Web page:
Later in the day when I returned to my office I saw a note posted from a friend of mine in D.C. He has produced some political documentaries and is a well-respected media guy. He is not a rabid reactionary person. His posting to his friends was this:

Cohen presents like a deprogrammed cult member.

All the R’s on the committee can think to do is question his credibility, which is what you would expect cult members to do to a former cult member. This is revealing; we are dealing with a death cult. Proceed accordingly.

It was chilling to read. Probably because of all the truthiness in it. I have learned to trust and respect David’s opinions.

After work I headed home to change and head back out to join a friend visiting on a ski break here. We have, for the past decade, learned together at different TED conferences in different countries. We both try to see the world with fresh eyes. I was looking forward to his opinion on the news of the day. But before I rushed back out the door the phone rang. I started a conversation about work-related stuff and switched gears again. I was deep in discussion when there was movement outside my peripheral vision on my front porch. A shadow — movement. I froze. And then I walked to the front door to peak out.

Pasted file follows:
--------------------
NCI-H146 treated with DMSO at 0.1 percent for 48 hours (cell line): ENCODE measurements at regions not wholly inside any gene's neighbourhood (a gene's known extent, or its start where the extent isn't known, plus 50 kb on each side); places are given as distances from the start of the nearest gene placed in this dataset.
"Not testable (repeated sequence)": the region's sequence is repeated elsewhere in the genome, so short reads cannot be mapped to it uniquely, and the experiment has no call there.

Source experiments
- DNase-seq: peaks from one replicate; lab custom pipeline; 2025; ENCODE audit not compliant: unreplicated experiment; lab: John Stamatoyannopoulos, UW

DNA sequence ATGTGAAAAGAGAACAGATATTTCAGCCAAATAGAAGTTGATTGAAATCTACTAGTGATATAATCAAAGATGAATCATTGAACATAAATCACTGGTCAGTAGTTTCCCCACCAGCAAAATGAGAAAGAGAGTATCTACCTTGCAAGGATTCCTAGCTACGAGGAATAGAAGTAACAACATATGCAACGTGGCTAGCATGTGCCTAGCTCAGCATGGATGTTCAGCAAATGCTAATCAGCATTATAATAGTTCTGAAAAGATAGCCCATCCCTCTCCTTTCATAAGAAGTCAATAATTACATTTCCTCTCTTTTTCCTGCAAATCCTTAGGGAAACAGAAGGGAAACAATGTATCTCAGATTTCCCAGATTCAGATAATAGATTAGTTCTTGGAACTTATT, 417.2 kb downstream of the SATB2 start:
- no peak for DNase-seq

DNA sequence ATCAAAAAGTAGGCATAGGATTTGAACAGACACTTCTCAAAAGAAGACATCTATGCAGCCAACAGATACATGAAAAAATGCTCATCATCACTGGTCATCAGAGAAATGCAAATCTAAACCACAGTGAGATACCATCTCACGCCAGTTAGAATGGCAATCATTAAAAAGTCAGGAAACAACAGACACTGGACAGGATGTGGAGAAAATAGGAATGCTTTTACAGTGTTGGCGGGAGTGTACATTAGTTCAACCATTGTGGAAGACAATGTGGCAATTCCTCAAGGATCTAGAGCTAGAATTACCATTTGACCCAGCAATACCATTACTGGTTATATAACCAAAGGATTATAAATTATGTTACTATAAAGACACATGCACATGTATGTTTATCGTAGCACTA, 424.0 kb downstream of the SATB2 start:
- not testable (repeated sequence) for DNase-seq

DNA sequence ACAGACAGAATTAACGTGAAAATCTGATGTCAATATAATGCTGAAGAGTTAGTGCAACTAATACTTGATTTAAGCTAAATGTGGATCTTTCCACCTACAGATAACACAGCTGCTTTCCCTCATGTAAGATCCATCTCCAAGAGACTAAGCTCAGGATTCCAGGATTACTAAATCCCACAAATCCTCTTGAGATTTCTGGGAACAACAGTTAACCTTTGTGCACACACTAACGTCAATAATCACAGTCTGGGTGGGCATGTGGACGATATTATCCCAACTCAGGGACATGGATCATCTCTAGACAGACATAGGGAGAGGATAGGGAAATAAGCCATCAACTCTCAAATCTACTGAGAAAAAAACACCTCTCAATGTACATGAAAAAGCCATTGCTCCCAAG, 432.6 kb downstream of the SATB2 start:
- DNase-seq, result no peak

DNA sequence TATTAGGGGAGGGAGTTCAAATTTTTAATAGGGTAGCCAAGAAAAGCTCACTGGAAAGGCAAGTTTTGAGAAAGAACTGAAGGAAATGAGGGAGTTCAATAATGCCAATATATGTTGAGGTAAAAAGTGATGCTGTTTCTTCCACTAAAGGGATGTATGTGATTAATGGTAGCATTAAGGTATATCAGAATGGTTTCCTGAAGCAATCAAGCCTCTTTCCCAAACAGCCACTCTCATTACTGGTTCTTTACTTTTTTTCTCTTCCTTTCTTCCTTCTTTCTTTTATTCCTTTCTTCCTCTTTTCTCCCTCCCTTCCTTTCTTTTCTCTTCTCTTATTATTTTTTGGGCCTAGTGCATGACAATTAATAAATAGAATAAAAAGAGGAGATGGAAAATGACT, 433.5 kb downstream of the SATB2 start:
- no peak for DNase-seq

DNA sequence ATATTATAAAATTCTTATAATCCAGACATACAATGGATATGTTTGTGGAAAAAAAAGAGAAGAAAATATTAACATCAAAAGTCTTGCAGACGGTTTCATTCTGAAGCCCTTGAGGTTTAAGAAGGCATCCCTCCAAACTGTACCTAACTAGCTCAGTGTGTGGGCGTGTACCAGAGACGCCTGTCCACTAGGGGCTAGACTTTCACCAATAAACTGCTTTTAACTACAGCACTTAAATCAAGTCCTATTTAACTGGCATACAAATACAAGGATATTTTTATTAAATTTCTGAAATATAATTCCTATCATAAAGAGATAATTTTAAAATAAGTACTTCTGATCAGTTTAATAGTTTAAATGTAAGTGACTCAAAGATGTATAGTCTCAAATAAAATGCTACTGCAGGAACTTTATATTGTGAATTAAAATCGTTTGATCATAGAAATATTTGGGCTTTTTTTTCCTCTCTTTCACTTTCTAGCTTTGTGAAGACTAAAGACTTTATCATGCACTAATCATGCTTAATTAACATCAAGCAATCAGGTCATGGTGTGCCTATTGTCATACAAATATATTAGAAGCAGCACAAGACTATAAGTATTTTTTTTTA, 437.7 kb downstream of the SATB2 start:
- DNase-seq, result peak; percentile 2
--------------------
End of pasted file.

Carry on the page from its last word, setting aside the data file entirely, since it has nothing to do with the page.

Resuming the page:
And I saw her.

She was beautiful and eating the birdseed I was currently using as ice melt in my yard. Upon more careful observation I saw the doe was not alone. There were three, no four, no five more young deer eating the seed. Out of nowhere he leapt out of my side yard and rushed the front porch. The big buck. And I ended my call and just watched the deer feed on the seed in the light falling snow.

Eventually they wandered down the street and I left my home and headed uptown where I had kept Michael waiting. This New Yorker now California guy had had an Epic day snowboarding with his lifelong best friend. Two good Jesuit prep school boys from Rockaway Beach in New York. They came from two coasts and met up here to celebrate significant birthdays. It took no time to start laughing, then sharing stories. Then sharing concerns about our government. We sat there for hours. And that part was comforting.

I don’t know where the next release will come from, that results in blocking out the light or when the next visitation happens as a reminder sharing the town can mean one thing in my front yard and altogether another at a fine restaurant. I just know that this winter of discontent can also have some balancing moments when we can be observant. Which is enough for this Sunday in the Park…

Teri Orr is a former editor of The Park Record. She is the director of the Park City Institute, which provides programming for the George S. and Dolores Doré Eccles Center for the Performing Arts.